The beginning of March brought justice to George Floyd after the long-awaited trial of former officer Derek Chauvin. Chauvin was found guilty on two counts of murder in the death of Floyd. The verdict of the trial was a milestone for equality under the law, and citizens hoped it would move the country toward more accountability for police brutality. 

Shortly after came the establishment of the third COVID-19 vaccine: Johnson and Johnson. This vaccine is different from the Pfizer’s and Moderna’s vaccines because it only requires one dosage. According to the CDC, the vaccine is proven to be 85% effective in preventing serious cases of coronavirus. The establishment of this third vaccine made getting vaccinated against coronavirus more readily available and gave people ages 18 and over more opportunity to contribute to stopping the spread. 

March also brought answers to why Prince Harry and Duchess Meghan Markle quit being working members of the royal family in January 2020. Oprah Winfrey interviewed the couple, and it was broadcasted for the world to hear. The leave cost the prince his heir to the throne, and was mainly because of racism shown towards Markle.  

April began with a tragedy: Prince Phillip of Edinburgh passed away at the age of 99. Phillip was the longest-serving consort of any British monarch and beloved husband to Queen Elizabeth II.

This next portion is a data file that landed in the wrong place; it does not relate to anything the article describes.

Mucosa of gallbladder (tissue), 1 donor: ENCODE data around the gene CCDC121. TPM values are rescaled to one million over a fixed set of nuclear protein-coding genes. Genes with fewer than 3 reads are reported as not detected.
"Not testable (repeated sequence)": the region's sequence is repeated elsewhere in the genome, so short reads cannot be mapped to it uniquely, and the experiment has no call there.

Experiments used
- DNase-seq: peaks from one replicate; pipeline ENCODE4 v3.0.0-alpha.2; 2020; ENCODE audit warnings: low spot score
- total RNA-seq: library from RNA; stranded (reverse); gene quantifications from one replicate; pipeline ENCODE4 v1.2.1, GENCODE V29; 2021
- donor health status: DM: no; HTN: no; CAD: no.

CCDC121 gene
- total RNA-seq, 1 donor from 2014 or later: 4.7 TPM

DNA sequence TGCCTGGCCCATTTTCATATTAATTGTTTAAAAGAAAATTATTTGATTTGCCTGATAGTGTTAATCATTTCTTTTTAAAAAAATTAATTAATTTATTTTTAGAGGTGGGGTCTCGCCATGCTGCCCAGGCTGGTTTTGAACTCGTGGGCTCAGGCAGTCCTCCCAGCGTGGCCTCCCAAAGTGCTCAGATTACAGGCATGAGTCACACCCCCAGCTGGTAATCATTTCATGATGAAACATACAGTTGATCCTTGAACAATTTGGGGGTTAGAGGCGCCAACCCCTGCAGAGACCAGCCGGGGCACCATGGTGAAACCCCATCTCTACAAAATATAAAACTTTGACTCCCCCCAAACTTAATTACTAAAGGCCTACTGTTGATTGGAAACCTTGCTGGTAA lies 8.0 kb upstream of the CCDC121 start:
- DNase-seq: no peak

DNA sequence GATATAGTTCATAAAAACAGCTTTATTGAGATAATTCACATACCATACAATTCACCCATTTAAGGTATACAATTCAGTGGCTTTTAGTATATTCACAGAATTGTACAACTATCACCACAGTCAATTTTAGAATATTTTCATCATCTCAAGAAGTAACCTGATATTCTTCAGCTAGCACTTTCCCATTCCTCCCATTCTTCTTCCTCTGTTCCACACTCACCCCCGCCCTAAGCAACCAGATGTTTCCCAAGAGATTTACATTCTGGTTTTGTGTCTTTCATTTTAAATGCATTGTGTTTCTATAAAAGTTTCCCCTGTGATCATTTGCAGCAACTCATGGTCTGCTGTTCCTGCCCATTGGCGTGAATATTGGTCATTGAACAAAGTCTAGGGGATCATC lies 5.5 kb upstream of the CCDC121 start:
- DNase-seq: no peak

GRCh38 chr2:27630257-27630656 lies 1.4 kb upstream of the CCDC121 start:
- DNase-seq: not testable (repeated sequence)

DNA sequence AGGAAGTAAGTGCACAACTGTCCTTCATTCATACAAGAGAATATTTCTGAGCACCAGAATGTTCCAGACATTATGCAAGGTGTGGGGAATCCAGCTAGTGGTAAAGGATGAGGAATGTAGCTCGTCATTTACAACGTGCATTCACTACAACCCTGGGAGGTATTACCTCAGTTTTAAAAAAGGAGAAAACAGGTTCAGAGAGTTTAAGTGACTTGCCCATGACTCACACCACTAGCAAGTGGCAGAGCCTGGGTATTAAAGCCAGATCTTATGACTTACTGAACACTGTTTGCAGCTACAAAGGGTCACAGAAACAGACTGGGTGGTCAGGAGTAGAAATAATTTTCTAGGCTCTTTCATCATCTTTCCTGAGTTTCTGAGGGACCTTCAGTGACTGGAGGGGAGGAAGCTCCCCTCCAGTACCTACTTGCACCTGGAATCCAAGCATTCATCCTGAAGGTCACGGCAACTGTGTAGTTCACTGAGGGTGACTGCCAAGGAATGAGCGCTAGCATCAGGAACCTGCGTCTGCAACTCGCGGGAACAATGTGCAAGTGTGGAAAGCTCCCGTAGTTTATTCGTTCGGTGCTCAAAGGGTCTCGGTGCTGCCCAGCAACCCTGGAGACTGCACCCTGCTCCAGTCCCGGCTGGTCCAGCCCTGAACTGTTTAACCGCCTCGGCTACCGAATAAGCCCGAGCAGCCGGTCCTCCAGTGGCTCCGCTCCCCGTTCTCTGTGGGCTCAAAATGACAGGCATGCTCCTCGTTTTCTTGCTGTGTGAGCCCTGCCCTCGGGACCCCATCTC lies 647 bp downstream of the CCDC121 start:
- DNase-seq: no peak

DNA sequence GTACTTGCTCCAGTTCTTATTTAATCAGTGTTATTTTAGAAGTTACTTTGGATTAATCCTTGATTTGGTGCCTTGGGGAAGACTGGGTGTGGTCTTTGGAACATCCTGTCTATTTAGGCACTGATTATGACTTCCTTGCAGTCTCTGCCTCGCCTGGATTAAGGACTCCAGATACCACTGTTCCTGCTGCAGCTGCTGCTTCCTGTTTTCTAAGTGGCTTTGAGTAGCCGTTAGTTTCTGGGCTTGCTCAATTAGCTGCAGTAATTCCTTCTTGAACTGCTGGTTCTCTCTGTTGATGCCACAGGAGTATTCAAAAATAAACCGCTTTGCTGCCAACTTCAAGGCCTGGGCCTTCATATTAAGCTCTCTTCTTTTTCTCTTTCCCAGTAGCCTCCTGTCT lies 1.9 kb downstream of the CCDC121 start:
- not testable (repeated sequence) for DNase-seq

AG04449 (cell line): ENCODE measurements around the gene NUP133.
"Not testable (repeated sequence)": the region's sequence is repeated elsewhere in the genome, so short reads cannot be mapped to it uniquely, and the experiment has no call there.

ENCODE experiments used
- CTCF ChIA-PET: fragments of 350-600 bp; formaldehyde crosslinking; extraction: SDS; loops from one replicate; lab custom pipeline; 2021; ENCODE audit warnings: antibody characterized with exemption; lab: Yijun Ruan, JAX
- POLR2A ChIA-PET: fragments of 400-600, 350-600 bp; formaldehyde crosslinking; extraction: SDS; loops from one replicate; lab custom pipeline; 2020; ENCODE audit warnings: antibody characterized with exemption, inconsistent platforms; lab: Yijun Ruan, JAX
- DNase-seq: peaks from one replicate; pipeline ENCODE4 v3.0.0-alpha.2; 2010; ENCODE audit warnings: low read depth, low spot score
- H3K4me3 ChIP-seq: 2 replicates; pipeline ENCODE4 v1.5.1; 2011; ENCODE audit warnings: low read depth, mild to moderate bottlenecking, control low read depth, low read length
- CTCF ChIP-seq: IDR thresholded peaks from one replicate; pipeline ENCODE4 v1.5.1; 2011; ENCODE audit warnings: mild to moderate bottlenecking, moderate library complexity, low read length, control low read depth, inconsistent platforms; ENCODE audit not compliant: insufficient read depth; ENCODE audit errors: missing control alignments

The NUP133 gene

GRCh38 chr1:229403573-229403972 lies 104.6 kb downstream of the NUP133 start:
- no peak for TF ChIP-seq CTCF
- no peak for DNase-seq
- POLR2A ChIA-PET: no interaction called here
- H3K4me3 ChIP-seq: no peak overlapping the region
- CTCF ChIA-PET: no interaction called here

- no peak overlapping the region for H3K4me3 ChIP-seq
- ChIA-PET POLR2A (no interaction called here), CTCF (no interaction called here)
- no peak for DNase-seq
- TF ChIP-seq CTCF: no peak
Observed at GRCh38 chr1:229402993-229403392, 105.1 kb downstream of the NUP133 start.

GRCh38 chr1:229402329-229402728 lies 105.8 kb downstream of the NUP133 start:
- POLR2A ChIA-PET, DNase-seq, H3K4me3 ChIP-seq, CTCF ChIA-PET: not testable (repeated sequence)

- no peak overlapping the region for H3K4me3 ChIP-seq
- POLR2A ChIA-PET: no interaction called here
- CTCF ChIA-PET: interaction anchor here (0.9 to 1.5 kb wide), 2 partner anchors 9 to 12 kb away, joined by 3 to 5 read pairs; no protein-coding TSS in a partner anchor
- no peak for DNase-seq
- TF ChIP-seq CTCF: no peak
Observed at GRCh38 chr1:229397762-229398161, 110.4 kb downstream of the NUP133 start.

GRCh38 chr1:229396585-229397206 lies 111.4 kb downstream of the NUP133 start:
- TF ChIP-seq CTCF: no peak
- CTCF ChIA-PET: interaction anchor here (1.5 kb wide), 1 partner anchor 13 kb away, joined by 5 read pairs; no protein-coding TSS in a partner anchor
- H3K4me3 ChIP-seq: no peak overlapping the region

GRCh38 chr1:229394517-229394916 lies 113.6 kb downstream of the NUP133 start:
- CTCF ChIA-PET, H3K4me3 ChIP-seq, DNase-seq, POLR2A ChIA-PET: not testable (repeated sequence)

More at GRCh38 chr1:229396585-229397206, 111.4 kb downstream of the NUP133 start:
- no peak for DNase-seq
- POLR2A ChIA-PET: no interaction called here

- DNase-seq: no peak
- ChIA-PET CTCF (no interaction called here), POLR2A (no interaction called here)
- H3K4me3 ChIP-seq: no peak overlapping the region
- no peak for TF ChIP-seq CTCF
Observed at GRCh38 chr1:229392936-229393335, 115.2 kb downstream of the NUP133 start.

“Phillip was at the helm of many social projects, charities, organizations, and so much more,” said sophomore Olivia Lanteri. “You have someone who did a lot for Britain and the world. He will be deeply missed.”

Shortly after the death of Phillp, the streets of Minnesota were flooded with people protesting the shooting of Duante Wright. Wright was a 20-year-old black man that was shot by a former police officer Kim Potter. Potter claims that she meant to taser Wright but shot him instead. The officer who shot him resigned and was later arrested on charges of first- and second-degree manslaughter. The protests lasted a few days, and justice for Wright was served. 

On Apr. 14, President Biden delivered remarks to “end America’s longest war,” and he began to slowly withdraw the troops from Afghanistan and planned for them to be completely out of Afghanistan by Sept. 11. The troops had been stationed in Afghanistan since 2001.

Wildfires are a natural part of the California environment, but 2021 brought an early wildfire season that began in May. The devastating fires forced many Northern Californians to evacuate and leave all their belongings behind. The damage was astronomical, and the early fire season was a warning of the state’s severe drought. Meanwhile, in the Middle East, tensions between Israel and Palestine emerged. According to Human Rights Watch (, Palestinian armed groups launched more than 4,360 rockets toward Israel. The attacks were fatal and left hundreds of Israeli citizens injured.